Real healing has come to Bethesda. No trip to the pool required.

 

     You’re invited to visit my website at http://www.CurtisShelburne.com!

 

 

Copyright 2017 by Curtis K. Shelburne. Permission to copy without altering text or for monetary gain is hereby granted subject to inclusion of this copyright notice.


In a World Full of Questions, a Few Answers Matter Most

 

It is no proof of superior intelligence, but even as a young man I was theoretically sure that I would not always be a young man.

As I (rarely) contemplated middle or old age, though they seemed light years away, I figured that a major consolation of being old and crotchety, say, 45, would be that by then I would probably have found answers to a great many of life’s most vexing questions.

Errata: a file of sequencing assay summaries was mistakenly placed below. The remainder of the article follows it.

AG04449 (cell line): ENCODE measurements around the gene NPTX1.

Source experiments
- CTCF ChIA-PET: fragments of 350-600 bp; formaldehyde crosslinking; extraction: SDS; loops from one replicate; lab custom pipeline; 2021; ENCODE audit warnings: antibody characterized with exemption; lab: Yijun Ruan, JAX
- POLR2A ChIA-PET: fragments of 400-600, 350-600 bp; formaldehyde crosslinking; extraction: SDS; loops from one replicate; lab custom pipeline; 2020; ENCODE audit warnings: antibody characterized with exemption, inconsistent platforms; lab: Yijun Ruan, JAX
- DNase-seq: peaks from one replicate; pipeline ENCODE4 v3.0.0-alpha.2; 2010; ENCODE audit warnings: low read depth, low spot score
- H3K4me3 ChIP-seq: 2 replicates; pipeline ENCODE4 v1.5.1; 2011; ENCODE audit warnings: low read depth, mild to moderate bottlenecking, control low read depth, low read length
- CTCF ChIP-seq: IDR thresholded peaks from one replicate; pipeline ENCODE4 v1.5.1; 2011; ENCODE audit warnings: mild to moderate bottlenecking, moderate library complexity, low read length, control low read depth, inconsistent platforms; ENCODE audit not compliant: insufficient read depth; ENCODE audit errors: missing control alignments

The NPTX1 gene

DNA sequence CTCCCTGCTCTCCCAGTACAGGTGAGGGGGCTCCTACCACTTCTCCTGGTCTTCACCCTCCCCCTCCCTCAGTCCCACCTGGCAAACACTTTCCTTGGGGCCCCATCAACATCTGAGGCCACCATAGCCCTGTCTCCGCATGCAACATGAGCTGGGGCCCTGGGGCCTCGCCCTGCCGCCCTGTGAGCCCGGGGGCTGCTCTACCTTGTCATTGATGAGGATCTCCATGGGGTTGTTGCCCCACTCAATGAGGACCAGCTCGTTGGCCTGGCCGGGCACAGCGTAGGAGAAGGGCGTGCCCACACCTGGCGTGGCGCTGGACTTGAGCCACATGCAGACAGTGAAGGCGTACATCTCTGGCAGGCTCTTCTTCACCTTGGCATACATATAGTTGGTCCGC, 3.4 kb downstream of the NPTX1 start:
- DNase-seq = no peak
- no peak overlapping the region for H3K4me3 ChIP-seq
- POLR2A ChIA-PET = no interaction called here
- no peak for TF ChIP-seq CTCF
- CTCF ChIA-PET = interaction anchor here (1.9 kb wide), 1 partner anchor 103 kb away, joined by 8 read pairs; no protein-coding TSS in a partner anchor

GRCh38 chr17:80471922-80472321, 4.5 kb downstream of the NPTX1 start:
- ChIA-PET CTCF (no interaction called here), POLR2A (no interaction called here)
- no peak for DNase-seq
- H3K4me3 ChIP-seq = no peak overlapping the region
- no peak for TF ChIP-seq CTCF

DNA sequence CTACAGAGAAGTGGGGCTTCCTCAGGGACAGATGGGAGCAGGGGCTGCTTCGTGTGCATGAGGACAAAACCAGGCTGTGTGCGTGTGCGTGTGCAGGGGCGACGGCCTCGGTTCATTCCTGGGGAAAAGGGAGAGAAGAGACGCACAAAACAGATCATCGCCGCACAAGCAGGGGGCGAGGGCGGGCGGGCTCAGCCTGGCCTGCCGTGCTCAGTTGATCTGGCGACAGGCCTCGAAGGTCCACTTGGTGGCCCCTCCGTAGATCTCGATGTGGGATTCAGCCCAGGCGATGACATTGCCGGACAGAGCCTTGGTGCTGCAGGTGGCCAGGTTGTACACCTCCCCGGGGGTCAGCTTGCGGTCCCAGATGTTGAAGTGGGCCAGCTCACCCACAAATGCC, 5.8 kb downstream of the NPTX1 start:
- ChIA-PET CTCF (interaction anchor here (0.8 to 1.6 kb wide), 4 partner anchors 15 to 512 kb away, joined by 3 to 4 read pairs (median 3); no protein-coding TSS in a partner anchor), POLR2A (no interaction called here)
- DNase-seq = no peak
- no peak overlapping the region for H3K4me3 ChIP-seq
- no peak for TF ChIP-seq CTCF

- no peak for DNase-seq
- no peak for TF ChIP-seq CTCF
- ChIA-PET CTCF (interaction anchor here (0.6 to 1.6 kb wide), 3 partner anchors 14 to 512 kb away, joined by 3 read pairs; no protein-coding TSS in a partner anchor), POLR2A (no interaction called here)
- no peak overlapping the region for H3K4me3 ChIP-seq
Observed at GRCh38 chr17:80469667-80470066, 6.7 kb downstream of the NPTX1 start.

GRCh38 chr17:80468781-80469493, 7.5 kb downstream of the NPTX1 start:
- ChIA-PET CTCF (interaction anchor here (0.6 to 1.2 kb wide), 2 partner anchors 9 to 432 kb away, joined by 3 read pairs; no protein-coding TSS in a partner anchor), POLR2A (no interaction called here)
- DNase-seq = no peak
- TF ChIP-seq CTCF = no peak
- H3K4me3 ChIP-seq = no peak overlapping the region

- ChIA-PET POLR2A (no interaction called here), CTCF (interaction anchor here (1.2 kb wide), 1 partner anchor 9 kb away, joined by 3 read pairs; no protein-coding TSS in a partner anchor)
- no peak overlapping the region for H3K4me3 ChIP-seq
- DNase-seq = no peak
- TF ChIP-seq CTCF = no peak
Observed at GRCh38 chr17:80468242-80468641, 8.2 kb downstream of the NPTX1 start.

I’m an incredibly vibrant 60 years old now. Since I can’t imagine much worse than living to be 120, I’ll admit that 60 may, at the very least, bump the outer range of middle age.

The bad news (which is not really bad since it means I’m still seeking and inquisitive) is that I have more questions than ever. The good news is that the older I get, the more I realize how few of those questions really matter much. In fact, I’d say that life’s biggest questions could be numbered without getting much past the fingers of one hand. (I can probably do with five, if you would later let me add a related question or two beneath a couple of these.)

Does God exist?

What kind of God is he?

Has he revealed himself to mankind and how?

Is he absolutely good, absolutely powerful, and absolutely loving?

And, if the answer to that last one is yes, then why does God allow pain and suffering?

These are questions of belief. That does not at all mean they can’t be approached rationally; it does mean we will always, even when we’ve seriously and diligently sought their answers, still have to say, “I believe that . . .”